What the Liberal Party must understand

During the height of the latest pork barrel issue, my father and I were discussing another one of Noynoy Aquino's speeches on the matter. I have forgotten what that particular speech was about, and why we were talking about it, but my dad raised a very good point as we traversed the jittery zig-zag road along San Pedro.

"Hindi na puwedeng tumakbo si Noynoy," my dad said. "Isang term lang siya puwede, so hindi na siya dapat nag-aalala tungkol sa legacy na iiwan niya. Tanggalin na niya 'yung pork barrel. Magtrabaho na lang siya."

"Actually, legacy na niya 'yung ma-elect," I answered. "Kasi nga, Aquino siya, pinalitan niya si Gloria. Kaya lang, ang problema, his allegiances lie with the Liberal Party and not with the Philippines."

Sure, it's a pretty cynical statement, and one that you won't agree with, especially if you're a yellow person. But it does make sense. Noynoy, after all, was not supposed to run for president in 2010. Mar Roxas had that role sewn up. He was out and about during the lead up to the elections, but his numbers were flagging. I don't think he was even second to Jojo Binay.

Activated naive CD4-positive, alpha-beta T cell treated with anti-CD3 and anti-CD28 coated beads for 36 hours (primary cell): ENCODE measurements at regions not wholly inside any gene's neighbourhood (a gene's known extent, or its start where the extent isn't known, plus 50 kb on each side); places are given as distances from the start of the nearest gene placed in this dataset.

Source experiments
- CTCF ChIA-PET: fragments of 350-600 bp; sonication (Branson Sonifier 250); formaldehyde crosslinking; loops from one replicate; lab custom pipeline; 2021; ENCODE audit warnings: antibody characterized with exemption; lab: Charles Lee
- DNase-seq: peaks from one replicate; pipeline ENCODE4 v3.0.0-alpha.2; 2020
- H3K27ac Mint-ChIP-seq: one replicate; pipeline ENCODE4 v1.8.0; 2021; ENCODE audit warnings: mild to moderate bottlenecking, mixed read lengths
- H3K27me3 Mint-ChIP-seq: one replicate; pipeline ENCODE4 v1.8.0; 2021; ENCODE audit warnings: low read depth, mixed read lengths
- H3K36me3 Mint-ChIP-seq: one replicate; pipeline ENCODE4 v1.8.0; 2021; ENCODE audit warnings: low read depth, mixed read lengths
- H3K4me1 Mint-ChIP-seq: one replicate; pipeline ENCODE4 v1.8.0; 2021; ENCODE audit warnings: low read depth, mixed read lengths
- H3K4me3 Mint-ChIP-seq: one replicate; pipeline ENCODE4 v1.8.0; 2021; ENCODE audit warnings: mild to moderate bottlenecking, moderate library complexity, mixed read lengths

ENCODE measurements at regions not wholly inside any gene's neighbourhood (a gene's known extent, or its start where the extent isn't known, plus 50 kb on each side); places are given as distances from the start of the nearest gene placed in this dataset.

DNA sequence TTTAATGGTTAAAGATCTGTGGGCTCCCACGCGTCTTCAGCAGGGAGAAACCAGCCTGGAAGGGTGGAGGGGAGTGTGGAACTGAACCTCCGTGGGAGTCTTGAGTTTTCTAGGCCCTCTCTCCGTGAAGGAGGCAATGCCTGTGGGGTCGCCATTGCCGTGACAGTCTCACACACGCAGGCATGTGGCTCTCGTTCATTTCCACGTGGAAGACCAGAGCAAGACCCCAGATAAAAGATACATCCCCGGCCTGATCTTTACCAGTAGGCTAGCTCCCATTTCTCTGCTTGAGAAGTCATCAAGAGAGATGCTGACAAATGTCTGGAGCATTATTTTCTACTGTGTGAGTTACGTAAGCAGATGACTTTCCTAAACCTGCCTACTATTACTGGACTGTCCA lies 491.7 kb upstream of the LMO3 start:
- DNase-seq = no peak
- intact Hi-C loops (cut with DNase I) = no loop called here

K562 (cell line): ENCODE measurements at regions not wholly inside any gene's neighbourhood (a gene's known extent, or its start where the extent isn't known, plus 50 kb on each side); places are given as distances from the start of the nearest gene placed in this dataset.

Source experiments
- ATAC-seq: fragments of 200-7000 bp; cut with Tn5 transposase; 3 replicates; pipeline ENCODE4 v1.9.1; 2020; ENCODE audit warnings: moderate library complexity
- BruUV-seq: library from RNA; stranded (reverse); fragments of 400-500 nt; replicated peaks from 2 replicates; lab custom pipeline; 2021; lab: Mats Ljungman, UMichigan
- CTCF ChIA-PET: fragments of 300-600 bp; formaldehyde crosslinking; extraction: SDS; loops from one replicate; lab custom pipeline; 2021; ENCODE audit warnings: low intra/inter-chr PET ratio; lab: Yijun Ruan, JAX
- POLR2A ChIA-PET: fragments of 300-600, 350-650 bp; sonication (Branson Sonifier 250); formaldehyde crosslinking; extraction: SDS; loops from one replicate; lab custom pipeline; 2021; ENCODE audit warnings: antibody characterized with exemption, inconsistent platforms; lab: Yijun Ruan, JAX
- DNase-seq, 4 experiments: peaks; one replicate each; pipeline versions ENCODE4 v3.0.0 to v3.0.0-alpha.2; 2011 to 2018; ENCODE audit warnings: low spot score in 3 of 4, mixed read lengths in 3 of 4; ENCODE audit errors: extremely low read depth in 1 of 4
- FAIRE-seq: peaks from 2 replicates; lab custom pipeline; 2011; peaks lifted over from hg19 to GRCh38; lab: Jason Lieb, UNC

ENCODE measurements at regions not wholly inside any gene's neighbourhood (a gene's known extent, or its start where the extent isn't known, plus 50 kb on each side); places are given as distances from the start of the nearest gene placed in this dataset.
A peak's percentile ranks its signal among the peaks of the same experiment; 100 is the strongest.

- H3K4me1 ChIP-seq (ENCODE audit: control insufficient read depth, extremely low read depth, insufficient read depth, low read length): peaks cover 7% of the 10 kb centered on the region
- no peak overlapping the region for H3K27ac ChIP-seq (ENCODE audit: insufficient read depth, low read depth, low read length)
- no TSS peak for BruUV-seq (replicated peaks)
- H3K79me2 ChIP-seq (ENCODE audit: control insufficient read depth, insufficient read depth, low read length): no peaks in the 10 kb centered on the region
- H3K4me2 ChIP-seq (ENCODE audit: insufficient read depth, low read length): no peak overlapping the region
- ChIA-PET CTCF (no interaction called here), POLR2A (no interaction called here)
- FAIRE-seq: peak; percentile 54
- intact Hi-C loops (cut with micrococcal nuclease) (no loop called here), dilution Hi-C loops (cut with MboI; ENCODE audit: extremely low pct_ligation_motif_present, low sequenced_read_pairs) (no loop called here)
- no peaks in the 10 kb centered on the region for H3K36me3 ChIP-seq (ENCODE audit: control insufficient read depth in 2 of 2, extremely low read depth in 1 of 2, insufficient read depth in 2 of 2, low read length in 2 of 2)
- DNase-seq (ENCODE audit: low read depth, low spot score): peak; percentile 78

But then Cory Aquino died, and a grieving, disillusioned nation thought it would be a good idea for her only son to run as president. After all, what do we have to lose? they argued. Gloria Arroyo is a corrupt president. The Aquino family, on the other hand, is the paragon of integrity. Look at what her mother did! The Liberals saw an opportunity and, after some closed-door wrangling, Mar gave up his presidential ambitions and allowed Noynoy to run in his place. If the presence of an Aquino would mean a resurgence for the Liberal Party, the argument goes, then so be it.

Noynoy did win. Mar, well, didn't; he lost to Jojo Binay, who also put his presidential ambitions on hold to support the (failed, at least them) attempts to make Erap Estrada a political phoenix. But that did not stop him from being a major presence in politics, thanks in part to Noynoy's trust. After the year-long ban preventing election candidates from assuming government positions, Mar was named "chief troubleshooter", before heading the DOTC, and later, after the tragic death of Jesse Robredo, the DILG.